It has been a positively brutal year for crony capitalist aerospace engineering firm Boeing – which was already struggling with a myriad of issues before the coronavirus pandemic essentially shut down global air travel.
Last we heard, the company was having a hard time finding space to park all of its planes that aren’t being bought … and before that it was laying off workers by the thousands.
When the coronavirus struck the economy like an asteroid, Boeing was already scaling back production of its 787 Dreamliner in response to reduced demand. Now the company is reportedly trying to decide how to further streamline production of the jet – which is manufactured at locations in Everett, Washington and North Charleston, S.C.
According to a tweet from John Ostrower, editor-in-chief of The Air Current, Boeing is reducing its 787 production rate to just six jets per month – less than half the 14 planes it was cranking out each month a year ago. The company is also trying to decide whether to build those six planes at its plant in South Carolina or Washington State.
“With this lower rate profile, we will also need to evaluate the most efficient way to produce the 787, including studying the feasibility of consolidating production in one location,” a letter from Boeing chief executive officer David Calhoun noted.
One observer who responded to Ostrower’s tweet speculated that the Palmetto State may have an advantage over Washington – beyond its ostensible “right to work” status.
Defense analyst Jeffrey Frankston wrote that there was “not much to study” as the 787-10 variant of the Dreamliner “is currently too big to transport to Everett.”
According to Frankston, it would be “easier to shift everything to Charleston than pay costs to modify infrastructure and transportation.”
That should make this decision a no-brainer, right?
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It should … except Boeing is the king of crony capitalists in the United States, and South Carolina is a state that continues to blindly embrace this demonstrably failed approach to statewide “economic development.”
Which means we fully expect Boeing to milk this “decision” for all it is worth … just as we fully expect South Carolina politicians to offer the company whatever it wants to keep making “mack daddy planes” in the Palmetto State.
“It’s all going to be based off of incentives,” noted Alabama journalist David Preston. “This announcement today is going to set up an epic incentives battle between South Carolina and Washington State. Which is par for the course for Boeing. They did this several years ago between Alabama (Huntsville) and Washington.”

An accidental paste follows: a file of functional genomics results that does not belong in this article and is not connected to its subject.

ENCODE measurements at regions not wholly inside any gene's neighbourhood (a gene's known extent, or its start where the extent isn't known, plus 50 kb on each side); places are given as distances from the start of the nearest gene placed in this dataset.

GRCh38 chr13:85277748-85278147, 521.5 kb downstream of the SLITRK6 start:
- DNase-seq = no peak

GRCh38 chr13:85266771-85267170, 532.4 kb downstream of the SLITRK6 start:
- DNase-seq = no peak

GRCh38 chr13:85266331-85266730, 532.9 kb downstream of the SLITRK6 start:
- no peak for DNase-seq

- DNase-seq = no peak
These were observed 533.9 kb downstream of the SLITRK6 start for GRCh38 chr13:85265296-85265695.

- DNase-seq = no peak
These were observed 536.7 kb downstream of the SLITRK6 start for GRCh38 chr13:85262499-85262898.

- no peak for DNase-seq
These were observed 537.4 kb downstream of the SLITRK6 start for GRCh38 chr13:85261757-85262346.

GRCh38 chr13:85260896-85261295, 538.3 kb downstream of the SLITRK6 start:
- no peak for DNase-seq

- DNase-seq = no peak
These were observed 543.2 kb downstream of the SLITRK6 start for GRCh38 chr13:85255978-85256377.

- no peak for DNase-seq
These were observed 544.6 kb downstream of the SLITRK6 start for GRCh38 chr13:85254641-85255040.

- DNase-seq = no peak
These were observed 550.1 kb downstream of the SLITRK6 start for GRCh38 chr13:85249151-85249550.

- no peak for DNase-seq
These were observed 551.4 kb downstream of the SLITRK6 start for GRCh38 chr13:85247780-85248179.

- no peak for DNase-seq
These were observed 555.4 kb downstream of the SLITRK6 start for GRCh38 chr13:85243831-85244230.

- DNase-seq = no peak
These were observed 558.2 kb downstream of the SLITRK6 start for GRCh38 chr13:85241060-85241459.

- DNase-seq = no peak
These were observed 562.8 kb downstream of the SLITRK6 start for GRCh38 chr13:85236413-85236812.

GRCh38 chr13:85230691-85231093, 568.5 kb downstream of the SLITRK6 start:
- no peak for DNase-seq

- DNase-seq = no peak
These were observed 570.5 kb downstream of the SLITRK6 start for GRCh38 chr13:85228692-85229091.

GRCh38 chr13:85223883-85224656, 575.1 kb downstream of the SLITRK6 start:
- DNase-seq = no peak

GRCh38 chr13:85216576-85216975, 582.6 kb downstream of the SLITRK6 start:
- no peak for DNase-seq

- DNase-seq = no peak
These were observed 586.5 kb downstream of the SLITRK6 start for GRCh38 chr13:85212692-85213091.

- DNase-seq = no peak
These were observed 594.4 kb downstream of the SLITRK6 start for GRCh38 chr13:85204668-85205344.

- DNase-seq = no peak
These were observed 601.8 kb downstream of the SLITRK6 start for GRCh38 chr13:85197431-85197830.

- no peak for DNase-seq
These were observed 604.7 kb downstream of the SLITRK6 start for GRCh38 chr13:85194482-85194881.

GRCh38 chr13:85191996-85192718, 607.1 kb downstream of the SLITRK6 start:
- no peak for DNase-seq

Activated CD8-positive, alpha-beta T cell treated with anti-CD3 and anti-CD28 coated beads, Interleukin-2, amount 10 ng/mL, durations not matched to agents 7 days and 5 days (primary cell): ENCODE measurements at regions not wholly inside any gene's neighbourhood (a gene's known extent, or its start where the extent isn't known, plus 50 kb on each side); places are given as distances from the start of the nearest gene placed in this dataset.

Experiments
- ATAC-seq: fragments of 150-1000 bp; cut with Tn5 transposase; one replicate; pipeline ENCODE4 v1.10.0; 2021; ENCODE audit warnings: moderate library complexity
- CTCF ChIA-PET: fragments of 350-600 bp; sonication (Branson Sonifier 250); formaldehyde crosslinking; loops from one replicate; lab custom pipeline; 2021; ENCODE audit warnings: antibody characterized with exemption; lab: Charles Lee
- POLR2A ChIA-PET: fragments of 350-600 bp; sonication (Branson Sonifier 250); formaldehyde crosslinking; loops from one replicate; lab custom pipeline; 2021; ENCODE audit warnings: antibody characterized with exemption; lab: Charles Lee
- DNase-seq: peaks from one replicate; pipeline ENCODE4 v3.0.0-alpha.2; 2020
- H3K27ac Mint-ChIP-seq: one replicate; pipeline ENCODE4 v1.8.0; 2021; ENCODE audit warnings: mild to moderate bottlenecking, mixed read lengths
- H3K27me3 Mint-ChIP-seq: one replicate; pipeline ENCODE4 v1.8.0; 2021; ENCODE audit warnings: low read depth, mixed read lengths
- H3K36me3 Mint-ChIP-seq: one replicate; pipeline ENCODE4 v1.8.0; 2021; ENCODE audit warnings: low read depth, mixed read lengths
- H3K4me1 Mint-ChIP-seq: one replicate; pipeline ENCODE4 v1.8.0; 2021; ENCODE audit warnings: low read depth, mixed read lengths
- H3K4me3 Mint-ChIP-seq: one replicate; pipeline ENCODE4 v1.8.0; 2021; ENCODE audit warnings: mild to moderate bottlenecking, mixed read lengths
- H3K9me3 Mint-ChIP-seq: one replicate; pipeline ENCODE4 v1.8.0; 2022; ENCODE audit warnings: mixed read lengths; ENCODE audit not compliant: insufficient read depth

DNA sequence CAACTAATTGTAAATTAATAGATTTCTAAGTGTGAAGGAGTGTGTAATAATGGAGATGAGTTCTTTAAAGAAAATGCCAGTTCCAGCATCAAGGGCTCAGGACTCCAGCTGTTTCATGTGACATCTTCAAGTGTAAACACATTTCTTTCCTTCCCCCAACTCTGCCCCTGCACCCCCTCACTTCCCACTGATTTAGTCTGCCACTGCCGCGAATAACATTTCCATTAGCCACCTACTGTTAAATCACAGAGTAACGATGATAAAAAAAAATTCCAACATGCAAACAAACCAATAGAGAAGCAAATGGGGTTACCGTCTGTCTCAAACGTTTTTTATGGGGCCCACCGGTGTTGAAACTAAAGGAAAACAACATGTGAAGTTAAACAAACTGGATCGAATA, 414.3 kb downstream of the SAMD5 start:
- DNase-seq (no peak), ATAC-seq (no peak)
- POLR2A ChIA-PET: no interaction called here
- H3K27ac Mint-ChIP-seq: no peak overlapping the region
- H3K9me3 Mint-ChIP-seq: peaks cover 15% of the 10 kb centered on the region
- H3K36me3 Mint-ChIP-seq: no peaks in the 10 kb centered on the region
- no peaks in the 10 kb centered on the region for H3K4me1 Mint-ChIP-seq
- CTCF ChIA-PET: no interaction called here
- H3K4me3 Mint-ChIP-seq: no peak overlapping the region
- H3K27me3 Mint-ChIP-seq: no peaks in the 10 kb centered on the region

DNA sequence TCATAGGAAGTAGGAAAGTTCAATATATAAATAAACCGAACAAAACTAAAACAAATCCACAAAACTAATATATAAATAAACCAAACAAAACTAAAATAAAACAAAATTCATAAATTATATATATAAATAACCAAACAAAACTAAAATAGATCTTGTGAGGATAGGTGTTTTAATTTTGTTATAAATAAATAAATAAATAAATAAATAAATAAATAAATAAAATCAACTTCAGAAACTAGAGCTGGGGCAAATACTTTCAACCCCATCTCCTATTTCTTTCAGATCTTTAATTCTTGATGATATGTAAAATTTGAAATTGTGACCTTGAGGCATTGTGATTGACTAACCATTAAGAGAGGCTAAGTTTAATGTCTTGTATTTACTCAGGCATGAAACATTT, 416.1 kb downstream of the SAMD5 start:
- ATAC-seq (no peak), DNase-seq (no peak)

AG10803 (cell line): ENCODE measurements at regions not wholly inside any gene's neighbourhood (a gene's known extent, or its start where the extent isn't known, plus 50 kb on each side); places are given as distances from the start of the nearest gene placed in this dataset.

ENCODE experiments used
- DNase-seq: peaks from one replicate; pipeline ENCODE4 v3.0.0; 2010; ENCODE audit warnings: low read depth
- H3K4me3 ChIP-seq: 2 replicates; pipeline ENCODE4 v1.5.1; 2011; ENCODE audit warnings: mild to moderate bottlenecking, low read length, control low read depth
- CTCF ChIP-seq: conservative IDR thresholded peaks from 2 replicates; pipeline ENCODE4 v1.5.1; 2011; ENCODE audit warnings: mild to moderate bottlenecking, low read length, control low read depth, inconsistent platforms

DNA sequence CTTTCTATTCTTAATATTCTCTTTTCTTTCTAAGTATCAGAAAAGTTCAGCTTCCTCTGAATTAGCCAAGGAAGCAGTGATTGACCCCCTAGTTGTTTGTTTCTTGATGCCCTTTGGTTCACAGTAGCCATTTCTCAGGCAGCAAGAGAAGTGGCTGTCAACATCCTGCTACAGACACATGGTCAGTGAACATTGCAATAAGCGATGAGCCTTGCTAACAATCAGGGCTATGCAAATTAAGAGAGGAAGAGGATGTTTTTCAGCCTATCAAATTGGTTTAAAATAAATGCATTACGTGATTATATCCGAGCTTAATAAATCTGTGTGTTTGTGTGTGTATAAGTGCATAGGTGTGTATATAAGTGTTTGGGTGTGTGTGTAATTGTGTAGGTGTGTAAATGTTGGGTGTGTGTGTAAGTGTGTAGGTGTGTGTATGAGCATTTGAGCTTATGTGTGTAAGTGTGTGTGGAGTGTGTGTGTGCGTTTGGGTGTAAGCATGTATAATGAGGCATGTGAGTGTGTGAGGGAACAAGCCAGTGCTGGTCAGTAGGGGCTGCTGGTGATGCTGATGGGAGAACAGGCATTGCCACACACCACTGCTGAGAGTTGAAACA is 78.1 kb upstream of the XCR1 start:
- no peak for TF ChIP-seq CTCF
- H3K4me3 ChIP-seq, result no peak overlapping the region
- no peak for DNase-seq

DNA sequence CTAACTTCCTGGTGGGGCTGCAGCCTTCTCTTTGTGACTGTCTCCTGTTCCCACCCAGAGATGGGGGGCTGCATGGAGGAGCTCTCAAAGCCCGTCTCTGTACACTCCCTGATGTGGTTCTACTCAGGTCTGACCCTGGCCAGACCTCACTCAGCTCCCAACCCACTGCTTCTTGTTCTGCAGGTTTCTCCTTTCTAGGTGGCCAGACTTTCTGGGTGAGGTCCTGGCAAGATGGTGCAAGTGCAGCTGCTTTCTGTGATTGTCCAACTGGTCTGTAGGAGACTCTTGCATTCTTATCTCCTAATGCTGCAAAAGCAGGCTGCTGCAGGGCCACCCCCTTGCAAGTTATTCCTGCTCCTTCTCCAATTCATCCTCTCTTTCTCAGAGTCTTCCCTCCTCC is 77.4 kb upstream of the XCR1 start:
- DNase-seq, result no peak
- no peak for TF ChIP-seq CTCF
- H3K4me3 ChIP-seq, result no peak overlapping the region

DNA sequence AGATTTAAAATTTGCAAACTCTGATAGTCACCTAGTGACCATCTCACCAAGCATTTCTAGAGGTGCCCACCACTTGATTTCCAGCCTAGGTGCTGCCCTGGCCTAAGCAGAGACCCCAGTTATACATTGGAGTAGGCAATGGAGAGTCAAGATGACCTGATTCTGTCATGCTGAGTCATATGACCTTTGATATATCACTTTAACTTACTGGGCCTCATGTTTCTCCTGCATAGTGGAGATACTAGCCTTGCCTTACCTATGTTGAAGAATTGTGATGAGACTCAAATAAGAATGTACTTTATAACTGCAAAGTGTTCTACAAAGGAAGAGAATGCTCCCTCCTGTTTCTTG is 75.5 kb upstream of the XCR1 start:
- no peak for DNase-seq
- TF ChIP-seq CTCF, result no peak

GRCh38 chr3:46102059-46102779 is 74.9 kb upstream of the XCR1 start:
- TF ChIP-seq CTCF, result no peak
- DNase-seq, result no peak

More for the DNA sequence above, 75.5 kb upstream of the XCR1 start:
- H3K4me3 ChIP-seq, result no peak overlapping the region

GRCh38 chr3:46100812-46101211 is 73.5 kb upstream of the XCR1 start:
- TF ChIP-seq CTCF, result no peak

We cannot stress this point enough: South Carolina taxpayers and small businesses cannot afford another massive subsidy package for Boeing.
Either our state’s competitive advantages are sufficient to win this production line or they are not. We cannot pay Boeing a second time to keep jobs in our state that we already paid them to bring here.
It can’t work like that …
South Carolina taxpayers have already ponied up more than $1 billion on subsidies for Boeing over the past decade. This tab included a $120 million handout approved in 2013 by former governor Nikki Haley – who was rewarded with an appointment to Boeing’s board in 2019. Haley resigned from the Boeing board earlier this year, however, ostensibly due to her objection over the company seeking a federal bailout.
How did that logic work, exactly? Given her prior support for its crony capitalist handouts? Who knows … perhaps Haley is “reconverting” to her former limited government beliefs just in time for her 2024 presidential bid.
While several factors are working in South Carolina’s favor when it comes to winning this competition, there are several factors working against it as well – most notably frequent allegations of shoddy production at the North Charleston plant. John Barnett – a former quality control manager for Boeing – told reporter Nadia Daly of the Australian Broadcasting Corporation back in January that he saw “serious problems” with the workmanship at the South Carolina plant.
“I haven’t seen a plane out of Charleston yet that I would consider safe and airworthy,” Barnett told Daly.
Stay tuned … this news outlet will follow the Boeing battle closely, but do not expect our bottom line to change. It is bad enough taxpayers have been forced to pay for these jobs once already. It would be inexcusable to force them to pay for them a second time.
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